Immigration Crackdown Could Stir up Green Card Scams

Posted on: 28 Mar 2017  |   Tags: immigration , latest , News , visa ,

The sending back of foreigners to their countries is not the only menace that illegal migrants face as the federal government tightens its grips on the travel ban under the current President Donald Trump.

Those seeking to gain legal citizenship status might face a greater challenge of being duped by fake migration officials.

They prey on the panic of migrants, assuring migrants thy would gain permits and green passports, only to leave them hanging dry on the line and without hope of help after the migrants must have paid a certain fee.

“There is a great panic, and that panic would only get worse as it rises higher.

According to history, when there is any significant change, there is a dealing, a major dealing,” an associate professor of Spanish at the Muhlen college, Erika Sutherland said. Erika is also the associate founder and director for the Grupo de Apoyo el Integration Hispanoamericano, an independent body that clamors for support for Hispanic migrants.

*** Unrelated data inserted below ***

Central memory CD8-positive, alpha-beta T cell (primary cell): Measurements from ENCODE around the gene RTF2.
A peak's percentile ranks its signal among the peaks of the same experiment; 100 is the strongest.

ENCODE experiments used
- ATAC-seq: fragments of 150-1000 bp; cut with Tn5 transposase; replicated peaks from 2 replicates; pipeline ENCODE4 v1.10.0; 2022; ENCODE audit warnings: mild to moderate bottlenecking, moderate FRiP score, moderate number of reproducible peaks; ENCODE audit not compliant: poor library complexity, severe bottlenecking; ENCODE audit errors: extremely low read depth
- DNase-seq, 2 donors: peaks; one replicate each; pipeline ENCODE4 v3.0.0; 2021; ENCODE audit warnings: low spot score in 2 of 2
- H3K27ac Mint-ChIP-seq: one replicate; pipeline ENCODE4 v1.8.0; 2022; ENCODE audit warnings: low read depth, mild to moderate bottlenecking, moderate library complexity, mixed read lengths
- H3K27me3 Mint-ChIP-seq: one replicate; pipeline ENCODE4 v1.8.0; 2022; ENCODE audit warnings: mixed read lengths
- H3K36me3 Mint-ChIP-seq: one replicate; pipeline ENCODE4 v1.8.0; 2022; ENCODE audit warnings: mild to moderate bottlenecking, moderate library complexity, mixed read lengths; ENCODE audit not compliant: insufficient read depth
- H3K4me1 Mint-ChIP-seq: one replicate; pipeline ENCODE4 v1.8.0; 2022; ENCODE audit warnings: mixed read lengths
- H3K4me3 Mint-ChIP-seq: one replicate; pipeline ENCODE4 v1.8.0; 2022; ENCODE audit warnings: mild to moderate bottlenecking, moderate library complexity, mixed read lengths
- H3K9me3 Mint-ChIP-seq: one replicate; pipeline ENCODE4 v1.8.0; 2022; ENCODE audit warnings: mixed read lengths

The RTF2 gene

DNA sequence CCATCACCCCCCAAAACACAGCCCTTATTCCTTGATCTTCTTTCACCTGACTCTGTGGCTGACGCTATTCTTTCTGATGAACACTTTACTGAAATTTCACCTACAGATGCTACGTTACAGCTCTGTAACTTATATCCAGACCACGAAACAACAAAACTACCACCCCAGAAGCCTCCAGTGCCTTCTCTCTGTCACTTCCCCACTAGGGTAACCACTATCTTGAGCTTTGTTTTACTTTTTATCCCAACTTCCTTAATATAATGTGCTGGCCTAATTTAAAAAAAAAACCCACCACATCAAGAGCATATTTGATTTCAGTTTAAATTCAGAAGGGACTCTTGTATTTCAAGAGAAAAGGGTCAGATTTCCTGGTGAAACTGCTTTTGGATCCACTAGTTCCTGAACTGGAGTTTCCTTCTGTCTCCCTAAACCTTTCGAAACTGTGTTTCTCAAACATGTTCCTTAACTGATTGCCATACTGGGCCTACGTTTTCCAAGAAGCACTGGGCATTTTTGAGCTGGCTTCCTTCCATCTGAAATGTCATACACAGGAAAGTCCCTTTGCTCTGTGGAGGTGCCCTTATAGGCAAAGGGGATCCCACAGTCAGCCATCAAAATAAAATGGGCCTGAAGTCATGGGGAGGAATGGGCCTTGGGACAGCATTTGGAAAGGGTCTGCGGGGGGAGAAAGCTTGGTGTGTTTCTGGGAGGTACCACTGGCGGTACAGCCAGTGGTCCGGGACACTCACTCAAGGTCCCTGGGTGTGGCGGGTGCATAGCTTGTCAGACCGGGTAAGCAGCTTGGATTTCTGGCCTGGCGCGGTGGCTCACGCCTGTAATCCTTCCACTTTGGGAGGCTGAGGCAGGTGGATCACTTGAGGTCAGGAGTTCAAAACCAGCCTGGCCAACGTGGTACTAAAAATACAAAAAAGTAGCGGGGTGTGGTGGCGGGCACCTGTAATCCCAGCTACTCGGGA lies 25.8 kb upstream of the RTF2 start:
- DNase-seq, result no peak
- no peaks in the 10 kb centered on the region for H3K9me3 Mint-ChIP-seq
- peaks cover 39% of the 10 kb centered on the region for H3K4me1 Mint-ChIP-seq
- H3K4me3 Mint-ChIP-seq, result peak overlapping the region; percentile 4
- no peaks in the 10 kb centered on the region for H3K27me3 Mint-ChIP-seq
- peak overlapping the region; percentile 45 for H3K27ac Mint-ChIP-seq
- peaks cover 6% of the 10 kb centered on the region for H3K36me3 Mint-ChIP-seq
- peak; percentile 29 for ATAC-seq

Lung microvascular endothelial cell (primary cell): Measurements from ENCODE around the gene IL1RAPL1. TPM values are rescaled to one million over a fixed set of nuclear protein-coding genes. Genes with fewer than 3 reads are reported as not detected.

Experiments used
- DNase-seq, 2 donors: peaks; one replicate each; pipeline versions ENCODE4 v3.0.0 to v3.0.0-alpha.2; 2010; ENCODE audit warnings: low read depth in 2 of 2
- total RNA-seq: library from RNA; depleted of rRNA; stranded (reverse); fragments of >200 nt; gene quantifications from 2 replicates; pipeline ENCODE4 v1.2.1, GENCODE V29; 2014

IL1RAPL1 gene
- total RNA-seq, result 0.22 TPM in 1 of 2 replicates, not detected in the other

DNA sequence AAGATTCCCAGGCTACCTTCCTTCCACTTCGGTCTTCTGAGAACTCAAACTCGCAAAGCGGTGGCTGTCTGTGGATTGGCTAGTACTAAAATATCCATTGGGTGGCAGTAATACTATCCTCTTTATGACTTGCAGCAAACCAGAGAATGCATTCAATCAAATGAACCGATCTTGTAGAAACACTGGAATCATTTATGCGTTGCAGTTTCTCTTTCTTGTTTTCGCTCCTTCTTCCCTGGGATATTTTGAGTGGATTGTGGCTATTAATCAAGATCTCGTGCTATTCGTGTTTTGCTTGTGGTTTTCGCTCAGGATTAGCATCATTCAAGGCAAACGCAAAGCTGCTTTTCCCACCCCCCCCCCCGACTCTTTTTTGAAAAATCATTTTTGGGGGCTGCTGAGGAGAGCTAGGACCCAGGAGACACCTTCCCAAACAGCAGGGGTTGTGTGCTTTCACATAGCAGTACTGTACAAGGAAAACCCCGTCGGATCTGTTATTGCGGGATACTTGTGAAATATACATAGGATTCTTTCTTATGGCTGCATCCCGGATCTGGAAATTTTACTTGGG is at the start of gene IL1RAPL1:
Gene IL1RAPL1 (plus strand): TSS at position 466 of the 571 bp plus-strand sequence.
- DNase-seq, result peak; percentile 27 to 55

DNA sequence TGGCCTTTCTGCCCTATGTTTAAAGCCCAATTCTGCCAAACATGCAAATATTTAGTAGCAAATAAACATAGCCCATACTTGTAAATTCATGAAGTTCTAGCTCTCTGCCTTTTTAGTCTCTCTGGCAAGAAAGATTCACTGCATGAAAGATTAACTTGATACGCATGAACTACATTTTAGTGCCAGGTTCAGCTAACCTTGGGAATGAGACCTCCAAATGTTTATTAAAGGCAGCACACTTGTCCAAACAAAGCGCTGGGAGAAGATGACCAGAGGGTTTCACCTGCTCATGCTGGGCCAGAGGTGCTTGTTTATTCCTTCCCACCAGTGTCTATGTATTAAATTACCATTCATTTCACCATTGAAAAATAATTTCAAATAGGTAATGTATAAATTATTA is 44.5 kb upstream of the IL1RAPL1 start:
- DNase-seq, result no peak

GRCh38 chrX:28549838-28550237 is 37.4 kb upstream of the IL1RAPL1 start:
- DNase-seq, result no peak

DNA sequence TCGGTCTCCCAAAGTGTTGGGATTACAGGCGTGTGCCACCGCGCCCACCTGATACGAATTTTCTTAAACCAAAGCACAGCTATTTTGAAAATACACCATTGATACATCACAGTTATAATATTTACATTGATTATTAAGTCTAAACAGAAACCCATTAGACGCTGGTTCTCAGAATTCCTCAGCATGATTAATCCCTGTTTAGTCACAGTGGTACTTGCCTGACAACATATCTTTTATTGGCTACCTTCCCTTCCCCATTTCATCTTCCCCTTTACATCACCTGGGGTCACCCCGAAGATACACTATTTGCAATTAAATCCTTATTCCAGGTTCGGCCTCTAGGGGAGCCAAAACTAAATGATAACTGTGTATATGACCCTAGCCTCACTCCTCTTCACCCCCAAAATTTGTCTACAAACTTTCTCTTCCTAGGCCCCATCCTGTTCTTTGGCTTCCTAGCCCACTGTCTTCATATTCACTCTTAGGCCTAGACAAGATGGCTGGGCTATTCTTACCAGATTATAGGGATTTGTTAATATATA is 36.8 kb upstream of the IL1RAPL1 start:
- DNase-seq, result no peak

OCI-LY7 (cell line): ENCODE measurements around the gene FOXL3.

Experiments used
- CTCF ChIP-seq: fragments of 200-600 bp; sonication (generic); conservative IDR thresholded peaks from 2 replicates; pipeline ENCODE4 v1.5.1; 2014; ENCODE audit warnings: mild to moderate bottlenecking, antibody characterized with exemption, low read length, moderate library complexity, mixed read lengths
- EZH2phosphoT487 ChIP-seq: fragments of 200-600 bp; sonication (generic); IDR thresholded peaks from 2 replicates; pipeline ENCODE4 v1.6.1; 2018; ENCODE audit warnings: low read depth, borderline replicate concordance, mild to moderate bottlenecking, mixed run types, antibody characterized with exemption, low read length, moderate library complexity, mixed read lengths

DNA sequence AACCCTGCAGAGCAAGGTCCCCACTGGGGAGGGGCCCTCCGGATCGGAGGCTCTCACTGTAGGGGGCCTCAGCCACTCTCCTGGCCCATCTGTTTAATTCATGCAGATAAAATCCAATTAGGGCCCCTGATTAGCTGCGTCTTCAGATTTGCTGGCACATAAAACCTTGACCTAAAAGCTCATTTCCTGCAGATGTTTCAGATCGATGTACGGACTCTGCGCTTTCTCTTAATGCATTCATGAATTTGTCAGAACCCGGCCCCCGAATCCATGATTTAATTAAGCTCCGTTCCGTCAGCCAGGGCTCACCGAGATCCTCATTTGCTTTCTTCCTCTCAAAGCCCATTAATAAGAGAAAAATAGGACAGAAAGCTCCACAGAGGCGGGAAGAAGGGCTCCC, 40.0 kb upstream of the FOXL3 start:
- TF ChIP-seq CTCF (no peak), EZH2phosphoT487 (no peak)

“You are capitalizing on panic, anger or happiness. These feelings are pretty volatile and easy to exploit,” she added. The frauds are usually referred to together as the NotarioPublico scam, even though there are various forms in which it can occur.

The verbal interpretation of the phrase NotarioPublico is a notary public. This interpretation can seem to be a source of misunderstanding for individuals not conversant with the judicial system in the United States of America.

In the states, a notary public is one who is legally allowed to oversee the signing of forms and papers.

In a lot of Latin American nations and some parts of Europe, a notary public is a person who possesses a license that is equal in legal standing with a law permit and can stand in representation for others in the presence of the government.

Fraudsters take advantage of this and portray themselves as competent individuals with the powers to proffer legal solutions on matters requiring advice or representation concerning migration, like in the case of obtaining a green card or a residence permit.

They ask for payments and end up not delivering the agreed upon service.

That ends up leaving the clients in a worse position than when they first approached them. “People who are searching for services are trying to do what they think is right. They are trying to follow due process, and they are desperate.

That makes them an easy target for fraudsters and crime syndicates,” a report stated.


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